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Friday, November 20, 2015

Movie "Concussion" (December 2015) Raises Awareness of Chronic Traumatic Encephalopathy (CTE)

Click on this link to see the official trailer for the movie "Concussion" starring Will Smith next month:
I've been waiting almost a full year to see this movie coming out next month about Chronic traumatic encephalopathy (CTE), which, despite the NFL's best attempts to suggest the diagnosis is not based on good science, and despite the money they have spent trying to obscure and discredit the research, is a real and significant problem, that doesn't just affect football, but any sport that causes a series of "minor" sub-concussive injuries until a final "minor" injury tips the scale, revealing significant and continuing decline of brain function.

Ask Muhammed Ali if CTE is a myth.

See this commentary on the upcoming movie.

"Will Smith's New Movie 'Concussion' is TERRIFYING the NFL"
from David Pakman Show video Blog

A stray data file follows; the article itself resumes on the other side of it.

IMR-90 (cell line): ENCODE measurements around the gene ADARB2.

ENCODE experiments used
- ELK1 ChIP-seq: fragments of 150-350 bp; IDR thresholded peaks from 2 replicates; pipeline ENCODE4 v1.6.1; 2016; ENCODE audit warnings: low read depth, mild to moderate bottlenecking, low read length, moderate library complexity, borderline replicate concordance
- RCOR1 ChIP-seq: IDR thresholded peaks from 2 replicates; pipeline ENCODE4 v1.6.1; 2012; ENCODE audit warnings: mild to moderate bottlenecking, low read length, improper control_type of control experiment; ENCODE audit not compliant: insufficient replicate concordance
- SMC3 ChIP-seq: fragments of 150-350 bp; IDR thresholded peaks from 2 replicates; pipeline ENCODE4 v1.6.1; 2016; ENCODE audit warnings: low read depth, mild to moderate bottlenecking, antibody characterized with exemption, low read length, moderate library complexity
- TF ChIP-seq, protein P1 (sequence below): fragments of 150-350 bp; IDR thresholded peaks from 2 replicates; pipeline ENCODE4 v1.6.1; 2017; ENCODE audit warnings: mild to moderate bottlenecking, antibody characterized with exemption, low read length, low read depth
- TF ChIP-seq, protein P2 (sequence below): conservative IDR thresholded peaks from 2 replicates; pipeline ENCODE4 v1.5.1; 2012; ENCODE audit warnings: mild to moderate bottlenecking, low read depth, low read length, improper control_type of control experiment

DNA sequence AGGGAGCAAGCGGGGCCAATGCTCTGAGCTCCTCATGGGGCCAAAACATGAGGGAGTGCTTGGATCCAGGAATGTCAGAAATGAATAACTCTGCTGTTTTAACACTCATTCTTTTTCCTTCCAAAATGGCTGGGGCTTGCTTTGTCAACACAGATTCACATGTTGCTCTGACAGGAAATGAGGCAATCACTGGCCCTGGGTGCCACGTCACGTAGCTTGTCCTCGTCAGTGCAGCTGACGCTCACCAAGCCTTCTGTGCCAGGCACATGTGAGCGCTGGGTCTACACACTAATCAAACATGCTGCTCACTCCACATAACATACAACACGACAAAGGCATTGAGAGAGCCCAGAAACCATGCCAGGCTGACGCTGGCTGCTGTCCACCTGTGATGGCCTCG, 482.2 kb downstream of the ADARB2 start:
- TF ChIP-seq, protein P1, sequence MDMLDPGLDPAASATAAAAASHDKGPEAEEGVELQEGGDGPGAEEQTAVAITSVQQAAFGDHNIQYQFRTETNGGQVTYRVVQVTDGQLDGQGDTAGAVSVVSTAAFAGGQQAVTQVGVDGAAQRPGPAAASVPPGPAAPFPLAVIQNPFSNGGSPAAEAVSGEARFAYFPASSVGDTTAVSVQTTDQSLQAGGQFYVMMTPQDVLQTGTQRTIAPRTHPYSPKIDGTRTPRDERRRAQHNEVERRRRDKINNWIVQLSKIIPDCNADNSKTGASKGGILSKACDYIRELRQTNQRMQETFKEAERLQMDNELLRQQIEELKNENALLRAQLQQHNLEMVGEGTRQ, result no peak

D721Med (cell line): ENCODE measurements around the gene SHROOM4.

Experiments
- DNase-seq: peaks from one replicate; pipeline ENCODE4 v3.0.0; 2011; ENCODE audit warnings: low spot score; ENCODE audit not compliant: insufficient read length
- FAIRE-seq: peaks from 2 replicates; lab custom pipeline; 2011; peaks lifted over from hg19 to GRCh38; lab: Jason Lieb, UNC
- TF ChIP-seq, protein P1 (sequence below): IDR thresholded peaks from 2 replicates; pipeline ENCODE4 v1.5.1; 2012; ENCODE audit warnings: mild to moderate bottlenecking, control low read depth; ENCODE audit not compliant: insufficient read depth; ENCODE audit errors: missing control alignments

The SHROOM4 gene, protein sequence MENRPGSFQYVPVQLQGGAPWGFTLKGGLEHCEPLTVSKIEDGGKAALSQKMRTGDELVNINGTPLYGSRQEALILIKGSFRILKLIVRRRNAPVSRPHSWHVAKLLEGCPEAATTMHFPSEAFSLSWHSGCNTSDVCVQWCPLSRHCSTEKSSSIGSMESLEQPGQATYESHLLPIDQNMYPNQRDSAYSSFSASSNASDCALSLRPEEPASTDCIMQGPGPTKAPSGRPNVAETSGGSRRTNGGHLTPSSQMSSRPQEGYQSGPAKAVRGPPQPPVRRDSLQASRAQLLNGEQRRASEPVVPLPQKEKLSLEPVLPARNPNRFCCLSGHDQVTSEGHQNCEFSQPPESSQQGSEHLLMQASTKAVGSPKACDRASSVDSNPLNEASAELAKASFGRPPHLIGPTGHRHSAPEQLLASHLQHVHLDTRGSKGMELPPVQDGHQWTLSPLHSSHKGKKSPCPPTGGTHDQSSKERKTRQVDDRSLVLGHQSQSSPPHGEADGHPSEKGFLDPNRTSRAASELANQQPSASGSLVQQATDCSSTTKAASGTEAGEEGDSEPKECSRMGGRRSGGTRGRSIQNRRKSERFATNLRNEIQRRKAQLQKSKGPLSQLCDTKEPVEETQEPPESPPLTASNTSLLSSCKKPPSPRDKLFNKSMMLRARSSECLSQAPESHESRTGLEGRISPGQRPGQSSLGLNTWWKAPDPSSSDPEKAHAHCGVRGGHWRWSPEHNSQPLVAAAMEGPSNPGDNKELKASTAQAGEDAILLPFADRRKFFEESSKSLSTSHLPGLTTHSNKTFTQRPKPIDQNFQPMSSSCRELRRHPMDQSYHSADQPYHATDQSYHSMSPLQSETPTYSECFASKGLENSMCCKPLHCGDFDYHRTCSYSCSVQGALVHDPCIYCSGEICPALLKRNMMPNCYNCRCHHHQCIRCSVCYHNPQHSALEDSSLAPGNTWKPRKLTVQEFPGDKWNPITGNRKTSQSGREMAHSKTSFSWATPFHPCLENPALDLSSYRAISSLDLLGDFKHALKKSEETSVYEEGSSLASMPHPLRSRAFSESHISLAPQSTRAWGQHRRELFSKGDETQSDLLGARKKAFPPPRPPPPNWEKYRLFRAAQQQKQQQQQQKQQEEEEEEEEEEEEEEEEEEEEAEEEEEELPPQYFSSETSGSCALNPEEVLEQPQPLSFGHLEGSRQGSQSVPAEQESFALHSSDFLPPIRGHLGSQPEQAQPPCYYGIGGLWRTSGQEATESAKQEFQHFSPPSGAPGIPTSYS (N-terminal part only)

Also check out this documentary on the NFLs coverup of CTE on Netflix,

"League of Denial."

I love football, and I don't believe acknowledging CTE has to end it. I think the solution is a very low-tech addition to helmets consisting of a fragile membrane holding a dye pack suspended in a gelatin-filled plastic capsule. The integrity of the membrane simulates the point at which a jolt capable of producing a sub-concussive brain injury has occurred. Whenever the dye escapes and changes the color of the capsule, the incident should be recorded in the player's medical record, possibly an injection of the neuroprotective drug NeuroStat® should be given, and he should be given a series of automated neuropsychological tests similar to playing a computer game that compares the timing and quality of player responses to a set of questions designed to check various basic thinking skills. (A baseline would ideally be established before the first potential injury.)

The result of this procedure would be an early warning that a player is at risk before the damage has become disabling, the ability to limit the amount of damage that eventually occurs after each incident (because it sometimes takes six months for cascading damage after an incident to become evident), and likely it would bring about a better way to test the effectiveness of helmets.

A special thank you to Joe Martin for originally making me aware of this movie, for making me aware of the drug NeuroStat®, and for the ongoing research he posts providing information and raising awareness of TBI. Joe Martin has a TBI News Page at

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